Any motorcycle race is a thrilling and dangerous endeavor. There are some Most Extreme Motorcycle Races organized in the world which are most dangerous as well as adventurous. The very nature of motorcycles makes them far more hazardous than other vehicles when mishaps occur, and pushing them to the limit on a racetrack makes them more dangerous than the already are – but to racers and spectators alike, the risk is worth it.
But then, there is another level altogether of motorcycle racing – a level where races are so fast, dangerous, and lethal that even many professional racers wouldn’t even consider them. They put both man and machine to the absolute limits – and frequently many never make it to the finish line. To even run in one of these races is an accomplishment; to finish is truly a victory in its own right.
These are the most extreme motorcycle races in the world, and despite the extreme cost, danger, and sometimes tragedy they entail, we just can’t get enough of them. Check out the Most Extreme Motorcycle Races here.
These are the Most Extreme Motorcycle Races in the World:
This race has been held on a small island between Ireland and England. Until now, it is considered as the most dangerous race in the world.
The road route is extremely dangerous with snakes around the island over almost 38 miles. Racer has to come across towns and villages with speed more than 130mph.
Estimated that there are about 240 riders died during TT’s history but it continues to remain hugely popular with both racers and fans.
It is an annual road race in Northern Ireland which takes place on public streets with a huge number of fans. It is notable when racer can overcome speed 200mph.
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The first competition was held in 1929 with relatively low fatalities. But the regulation as well obstacle around racing roads seem unsafe and extremely risky for racer. For example there are no street signs or lampposts and telegraph poles to take note for racer.
It takes place annually in South America from 1979 until now. It is also called off-road race. It was original from Paris, France to Dakar in Senegal.
In 2008, this competition was cancelled due to the threat of terrorism so they can’t race through the African desert. Then it has been removed to Argentina and Chile from 2009 for both professionals and amateurs racer.
While this is an old race – America’s oldest motorsports race, in fact – it is still a relative newcomer to the motorcycle racing world. This is because of the nature of the course itself – for most of it’s century-long history, the winding, 12.42 mile course that heads straight up to the peak of a 14,110-foot tall mountain was mostly unpaved, and the race was known more of an off-road rally competition as a result.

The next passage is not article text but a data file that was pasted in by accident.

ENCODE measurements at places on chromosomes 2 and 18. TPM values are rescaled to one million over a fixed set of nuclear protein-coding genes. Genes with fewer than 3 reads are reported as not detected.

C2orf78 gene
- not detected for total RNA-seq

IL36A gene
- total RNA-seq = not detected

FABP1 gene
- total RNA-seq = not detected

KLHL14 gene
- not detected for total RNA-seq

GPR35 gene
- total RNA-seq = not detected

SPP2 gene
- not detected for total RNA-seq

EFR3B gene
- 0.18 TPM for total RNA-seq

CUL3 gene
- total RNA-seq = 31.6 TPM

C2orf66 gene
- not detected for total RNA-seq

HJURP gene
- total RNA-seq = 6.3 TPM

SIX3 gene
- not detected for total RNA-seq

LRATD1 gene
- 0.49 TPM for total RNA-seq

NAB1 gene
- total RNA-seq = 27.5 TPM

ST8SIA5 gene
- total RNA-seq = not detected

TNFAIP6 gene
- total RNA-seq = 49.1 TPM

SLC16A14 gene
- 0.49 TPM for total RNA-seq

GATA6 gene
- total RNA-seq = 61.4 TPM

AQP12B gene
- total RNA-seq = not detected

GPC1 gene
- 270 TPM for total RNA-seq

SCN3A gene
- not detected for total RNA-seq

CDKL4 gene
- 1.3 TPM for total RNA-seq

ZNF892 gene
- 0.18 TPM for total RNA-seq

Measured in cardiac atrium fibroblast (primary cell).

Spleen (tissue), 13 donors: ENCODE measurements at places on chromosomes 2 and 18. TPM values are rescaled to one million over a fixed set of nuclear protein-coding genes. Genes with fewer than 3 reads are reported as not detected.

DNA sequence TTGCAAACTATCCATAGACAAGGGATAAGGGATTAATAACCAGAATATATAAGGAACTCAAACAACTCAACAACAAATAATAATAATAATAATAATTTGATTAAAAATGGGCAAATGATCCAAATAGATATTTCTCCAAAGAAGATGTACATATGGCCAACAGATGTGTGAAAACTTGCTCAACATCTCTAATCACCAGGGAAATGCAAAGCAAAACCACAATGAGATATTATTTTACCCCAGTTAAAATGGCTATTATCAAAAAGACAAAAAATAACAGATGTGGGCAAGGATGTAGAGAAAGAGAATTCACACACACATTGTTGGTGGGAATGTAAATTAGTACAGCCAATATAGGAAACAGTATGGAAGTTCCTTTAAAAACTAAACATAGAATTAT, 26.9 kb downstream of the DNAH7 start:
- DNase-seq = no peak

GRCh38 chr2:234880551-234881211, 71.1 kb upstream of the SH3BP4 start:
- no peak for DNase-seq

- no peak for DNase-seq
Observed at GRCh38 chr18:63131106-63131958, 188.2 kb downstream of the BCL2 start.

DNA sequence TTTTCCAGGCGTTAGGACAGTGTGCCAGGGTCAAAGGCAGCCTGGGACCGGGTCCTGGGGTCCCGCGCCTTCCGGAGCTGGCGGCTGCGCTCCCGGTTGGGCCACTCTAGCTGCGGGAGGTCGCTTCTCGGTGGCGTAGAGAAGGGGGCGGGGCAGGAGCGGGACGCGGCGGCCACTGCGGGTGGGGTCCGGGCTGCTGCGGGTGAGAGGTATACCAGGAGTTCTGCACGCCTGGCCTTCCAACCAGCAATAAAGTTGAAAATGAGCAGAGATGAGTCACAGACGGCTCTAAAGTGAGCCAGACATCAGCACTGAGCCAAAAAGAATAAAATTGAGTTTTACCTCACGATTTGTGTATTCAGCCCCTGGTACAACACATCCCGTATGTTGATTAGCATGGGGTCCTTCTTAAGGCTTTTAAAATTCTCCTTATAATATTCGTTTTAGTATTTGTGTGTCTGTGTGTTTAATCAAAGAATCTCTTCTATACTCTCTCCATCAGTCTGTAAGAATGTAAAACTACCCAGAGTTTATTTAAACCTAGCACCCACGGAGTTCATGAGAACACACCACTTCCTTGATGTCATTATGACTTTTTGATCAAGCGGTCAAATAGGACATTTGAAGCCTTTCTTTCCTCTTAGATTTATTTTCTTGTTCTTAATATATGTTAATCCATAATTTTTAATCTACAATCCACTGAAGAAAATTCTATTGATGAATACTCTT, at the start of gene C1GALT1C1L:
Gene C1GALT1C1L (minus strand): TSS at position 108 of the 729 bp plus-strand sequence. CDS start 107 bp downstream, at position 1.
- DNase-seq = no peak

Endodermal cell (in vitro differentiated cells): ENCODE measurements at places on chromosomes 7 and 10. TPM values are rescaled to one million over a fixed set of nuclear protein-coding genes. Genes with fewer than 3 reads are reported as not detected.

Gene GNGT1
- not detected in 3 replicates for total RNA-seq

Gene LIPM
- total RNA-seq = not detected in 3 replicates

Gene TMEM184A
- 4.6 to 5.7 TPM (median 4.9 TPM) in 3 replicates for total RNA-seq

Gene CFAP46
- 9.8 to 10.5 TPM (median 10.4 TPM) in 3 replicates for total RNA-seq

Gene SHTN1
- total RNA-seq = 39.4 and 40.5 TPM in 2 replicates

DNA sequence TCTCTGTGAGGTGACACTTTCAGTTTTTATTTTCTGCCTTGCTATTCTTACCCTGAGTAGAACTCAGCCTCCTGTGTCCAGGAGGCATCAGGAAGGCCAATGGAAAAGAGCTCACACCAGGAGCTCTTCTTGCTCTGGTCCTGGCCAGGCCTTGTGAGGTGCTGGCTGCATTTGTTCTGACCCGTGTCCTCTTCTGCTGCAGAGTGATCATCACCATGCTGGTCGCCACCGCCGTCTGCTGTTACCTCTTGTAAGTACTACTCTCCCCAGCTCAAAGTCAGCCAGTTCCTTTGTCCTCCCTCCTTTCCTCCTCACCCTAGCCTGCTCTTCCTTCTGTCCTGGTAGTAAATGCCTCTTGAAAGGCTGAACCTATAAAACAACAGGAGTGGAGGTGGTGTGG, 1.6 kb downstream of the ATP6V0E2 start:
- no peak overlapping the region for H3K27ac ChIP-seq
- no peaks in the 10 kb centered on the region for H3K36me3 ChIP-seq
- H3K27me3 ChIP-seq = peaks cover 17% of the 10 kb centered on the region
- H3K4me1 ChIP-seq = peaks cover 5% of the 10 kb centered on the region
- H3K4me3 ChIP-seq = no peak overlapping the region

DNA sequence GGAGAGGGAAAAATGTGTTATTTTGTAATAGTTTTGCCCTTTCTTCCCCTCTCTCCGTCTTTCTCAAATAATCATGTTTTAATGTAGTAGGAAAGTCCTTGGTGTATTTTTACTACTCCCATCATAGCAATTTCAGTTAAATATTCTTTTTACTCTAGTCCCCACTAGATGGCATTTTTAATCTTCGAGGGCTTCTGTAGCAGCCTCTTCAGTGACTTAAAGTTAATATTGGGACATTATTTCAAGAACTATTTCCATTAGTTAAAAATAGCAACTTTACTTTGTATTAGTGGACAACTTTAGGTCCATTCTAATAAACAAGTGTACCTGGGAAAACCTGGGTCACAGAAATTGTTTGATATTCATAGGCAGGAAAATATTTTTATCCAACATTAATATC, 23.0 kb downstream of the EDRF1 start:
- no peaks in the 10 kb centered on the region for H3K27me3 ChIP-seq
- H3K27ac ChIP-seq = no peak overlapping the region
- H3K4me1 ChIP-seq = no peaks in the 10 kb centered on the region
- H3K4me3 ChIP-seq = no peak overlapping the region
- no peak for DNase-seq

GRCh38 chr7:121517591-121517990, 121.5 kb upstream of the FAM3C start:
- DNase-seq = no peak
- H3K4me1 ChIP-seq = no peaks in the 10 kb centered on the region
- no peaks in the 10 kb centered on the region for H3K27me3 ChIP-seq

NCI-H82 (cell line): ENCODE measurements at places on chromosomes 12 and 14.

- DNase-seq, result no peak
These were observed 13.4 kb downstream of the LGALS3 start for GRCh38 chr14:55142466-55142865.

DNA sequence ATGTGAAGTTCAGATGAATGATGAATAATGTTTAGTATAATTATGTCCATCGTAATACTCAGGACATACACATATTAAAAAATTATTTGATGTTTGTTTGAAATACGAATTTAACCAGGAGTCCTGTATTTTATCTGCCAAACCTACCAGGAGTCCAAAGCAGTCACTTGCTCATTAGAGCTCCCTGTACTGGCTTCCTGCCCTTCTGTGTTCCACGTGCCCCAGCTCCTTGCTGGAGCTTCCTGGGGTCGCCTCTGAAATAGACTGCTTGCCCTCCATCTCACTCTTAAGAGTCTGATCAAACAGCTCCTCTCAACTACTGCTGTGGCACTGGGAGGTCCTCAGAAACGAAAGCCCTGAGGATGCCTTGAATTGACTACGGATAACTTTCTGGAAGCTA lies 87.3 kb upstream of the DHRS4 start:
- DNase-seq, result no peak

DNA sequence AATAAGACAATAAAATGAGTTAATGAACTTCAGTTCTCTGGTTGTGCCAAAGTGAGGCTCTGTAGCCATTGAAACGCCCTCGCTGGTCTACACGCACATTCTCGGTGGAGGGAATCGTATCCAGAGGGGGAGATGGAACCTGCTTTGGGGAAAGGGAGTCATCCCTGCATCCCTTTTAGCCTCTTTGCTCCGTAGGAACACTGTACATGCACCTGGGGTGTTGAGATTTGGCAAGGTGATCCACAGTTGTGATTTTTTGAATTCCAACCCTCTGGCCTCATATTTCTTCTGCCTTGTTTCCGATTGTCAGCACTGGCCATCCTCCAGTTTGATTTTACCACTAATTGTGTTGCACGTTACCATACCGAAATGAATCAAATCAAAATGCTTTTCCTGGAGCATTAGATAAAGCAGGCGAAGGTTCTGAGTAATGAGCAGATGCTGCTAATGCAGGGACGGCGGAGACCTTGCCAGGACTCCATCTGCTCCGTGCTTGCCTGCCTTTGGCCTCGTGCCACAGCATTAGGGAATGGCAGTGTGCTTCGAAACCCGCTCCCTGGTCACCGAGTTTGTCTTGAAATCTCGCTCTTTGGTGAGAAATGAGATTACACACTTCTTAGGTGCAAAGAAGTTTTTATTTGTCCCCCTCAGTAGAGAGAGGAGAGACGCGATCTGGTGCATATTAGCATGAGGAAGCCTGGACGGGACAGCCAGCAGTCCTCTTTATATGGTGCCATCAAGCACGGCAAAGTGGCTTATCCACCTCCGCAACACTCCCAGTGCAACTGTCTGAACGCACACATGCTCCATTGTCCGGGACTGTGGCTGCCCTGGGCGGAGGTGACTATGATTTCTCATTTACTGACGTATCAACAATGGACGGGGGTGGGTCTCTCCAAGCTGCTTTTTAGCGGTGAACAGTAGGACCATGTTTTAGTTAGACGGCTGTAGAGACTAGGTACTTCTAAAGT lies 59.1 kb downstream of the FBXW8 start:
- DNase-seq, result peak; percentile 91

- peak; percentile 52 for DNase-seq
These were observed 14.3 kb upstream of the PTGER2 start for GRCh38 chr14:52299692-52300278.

The SCORE Baja 1000
The SCORE Baja 1000 is a grueling off-road race that takes place each November in Mexico’s Baja Peninsula. The race was founded in 1967, and is today one of the premier events for long-distance off-road racing in the world.
The Baja 1000 features a number of vehicles classes from trucks, to buggies, to ATVs, and the race, which spans from 600 to nearly 1000 miles depending on the course, is perhaps known today or trophy truck racing. But the race actually started as a challenge between four wheels and two, to see which type of vehicle could best dominate the long, dry, flat Baja terrain.
This race has perhaps the oddest name of any on our list, as the race doesn’t occur on the same continent as either Paris or Dakar. The name actually comes from it’s original course, which was founded in 1977 and took riders on an epic cross-country journey from Paris, France to Dakar, Morocco. But due to safety concerns and political tension in North Africa during the 2000s, the race was moved completely to its current home in South America, but kept its iconic name.
Spanning an unbelievable 5000 miles or more, the Paris-Dakar rally is without a doubt the longest, deadliest, and most legendary off-road race in the world. Numerous vehicle classes race across half the South American continent over the course of two grueling weeks, which is so long it even includes recovery days at bivouac sites to rest up and perform maintenance on machines. Racing classes vary from massive off-road trucks the size of buses to high performance rally cars – but the toughest vehicles to take across the seemingly endless course are motorcycles, 450cc rally bikes modified with long travel suspensions, tall windshields and massive fuel tanks.